With all respect to Confederates, Robert E. Lee is in my opinion too highly rated as a general at no.35, however highly he was respected in his time.   His plan to encircle Washington DC was ambitious, but it was largely as a result of his own failings that he lost the decisive battle of Gettysburg - poor communications with his senior officers, poor intelligence, poor appreciation of the situation, and little attempt to control events when things went wrong.   See the current issue of Military History Quarterly for a very critical assessment of his part in the battle.


Gettysburg was his worst battle; he's up there for all the other ones.


then, did you ever read about his abysmal performance in West Virginia at the very beginning of the war? do you realize that he was always on the defensive left alone for two invasions, both of which ended in consdiderable defeat and manslaughter on both sides? (antietam, gettysburg). do you realize that his greatest victories were coincidentally won with the help of Thomas Jackson? i can only but wholeheardedly agree with egg.
 
I think it is understandable that the Confederates were on the defensive for most of the war, given the dispartity between the two sides. The fact that Lee was able to go over onto the offensive at all is pretty remarkable.
 
Secondly, not all his victories relied on Jackson.
 
But I do agree on one point, that he made mistakes at Gettysburg and Antietam.
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Post Options Post Options   Quote todd1971 Quote  Post ReplyReply Direct Link To This Post Posted: 16-Jun-2009 at 06:57
 I don't know much about most of those listed in the top 100 but Lee never lived up to expectations when he went north of the Potomac the loss at Gettysburg was his fault more than any of his generals and Antietam served no purpose other the lost of 12k irreplaceable veterans.

My second remark is while Jackson IMO is ranked too high he was tardy Tom during Seven days and he was hit and miss at F'burg and Cedar Mountain but Grant is ranked way too low Fort Donellson, Vicksburg and Appomattox he was the winner in the civil war.

Also where's Sherman and George Washington rank?

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Post Options Post Options   Quote Craze_b0i Quote  Post ReplyReply Direct Link To This Post Posted: 16-Jun-2009 at 09:37
Originally posted by Temujin


and whenever French armies met British armies NOT under the command of Wellington, the French won.

 
Not necessarily... At Corunna John Moore's army won a defensive battle against Soult.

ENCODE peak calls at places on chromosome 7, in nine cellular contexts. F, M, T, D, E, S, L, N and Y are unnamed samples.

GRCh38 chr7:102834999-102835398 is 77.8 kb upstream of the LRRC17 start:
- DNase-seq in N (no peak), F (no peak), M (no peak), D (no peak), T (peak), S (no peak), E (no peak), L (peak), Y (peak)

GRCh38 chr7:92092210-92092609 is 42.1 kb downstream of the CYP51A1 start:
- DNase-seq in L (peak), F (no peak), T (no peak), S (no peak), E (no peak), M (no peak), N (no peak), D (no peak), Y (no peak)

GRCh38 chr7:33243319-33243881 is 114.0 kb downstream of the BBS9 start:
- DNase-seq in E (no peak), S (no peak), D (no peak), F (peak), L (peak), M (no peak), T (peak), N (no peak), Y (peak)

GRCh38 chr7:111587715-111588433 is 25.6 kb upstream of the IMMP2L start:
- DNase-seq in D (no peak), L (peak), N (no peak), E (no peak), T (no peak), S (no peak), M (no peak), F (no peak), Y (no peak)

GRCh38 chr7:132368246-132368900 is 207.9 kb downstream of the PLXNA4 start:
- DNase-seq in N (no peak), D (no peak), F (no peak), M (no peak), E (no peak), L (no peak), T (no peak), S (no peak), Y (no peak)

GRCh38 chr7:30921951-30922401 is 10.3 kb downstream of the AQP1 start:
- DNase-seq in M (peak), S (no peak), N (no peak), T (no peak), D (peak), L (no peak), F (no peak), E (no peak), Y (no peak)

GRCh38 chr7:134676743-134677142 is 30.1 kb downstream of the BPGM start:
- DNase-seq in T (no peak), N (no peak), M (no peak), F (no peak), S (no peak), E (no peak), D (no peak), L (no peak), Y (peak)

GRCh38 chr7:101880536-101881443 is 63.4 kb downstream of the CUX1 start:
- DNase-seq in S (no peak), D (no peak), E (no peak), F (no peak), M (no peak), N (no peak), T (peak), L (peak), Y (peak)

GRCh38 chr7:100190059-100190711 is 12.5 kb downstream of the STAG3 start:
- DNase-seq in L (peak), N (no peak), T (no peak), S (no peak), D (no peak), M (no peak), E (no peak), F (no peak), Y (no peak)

exactly, but Wellington won never any campaign nor battle as spectacular as Napoleon.
 
Assaye? Talavera?
 
Like I said, they were both great men of their time. Personally I find it hard to seperate them. Though had Napoleon died in 1811 he would probably be top of my list.


Edited by Craze_b0i - 16-Jun-2009 at 09:38
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Post Options Post Options   Quote Knights Quote  Post ReplyReply Direct Link To This Post Posted: 16-Jun-2009 at 10:16
Originally posted by Craze_b0i

Originally posted by Temujin


and whenever French armies met British armies NOT under the command of Wellington, the French won.

 
Not necessarily... At Corunna John Moore's army won a defensive battle against Soult.


It is true that a great deal of the time, French armies eclipsed (whether commanded by Napoleon or not) British armies, at this stage. So this would lead one to deduce that the French armies were superior in general and typically were commanded by talented leaders. Does this not make Wellington's almost undefeated campaign in the Peninsula, even more of a success? If he managed to completely turn the tables on the French onslaught, his position as a brilliant general is without doubt. His army was not on par with the French, and he was often outnumbered. This clearly exemplifies Wellington's skill as a general, and as an absolute stand out on the side of the British.

So the point that the French usually won, is actually in favour of Wellington. It shows that he had the ability to overcome such a formidable force, as opposed to most other generals.

Originally posted by Craze_b0i

Originally posted by Temujin

exactly, but Wellington won never any campaign nor battle as spectacular as Napoleon.
 
Assaye? Talavera?
 
Like I said, they were both great men of their time. Personally I find it hard to seperate them. Though had Napoleon died in 1811 he would probably be top of my list.


Temujin, that may be true in regards to campaigns - Napoleon has many more campaigns under his belt though. He was the head of state after all, and could choose when and where he wanted to go on a campaign, unlike Wellington who was under the command of his British overlords. But even if Napoleon had some excellent campaigns, he also had some rather average (or even below average) campaigns. This cannot be said of Wellington in India against Mysore or the Marathas, or in the Peninsula or Belgium.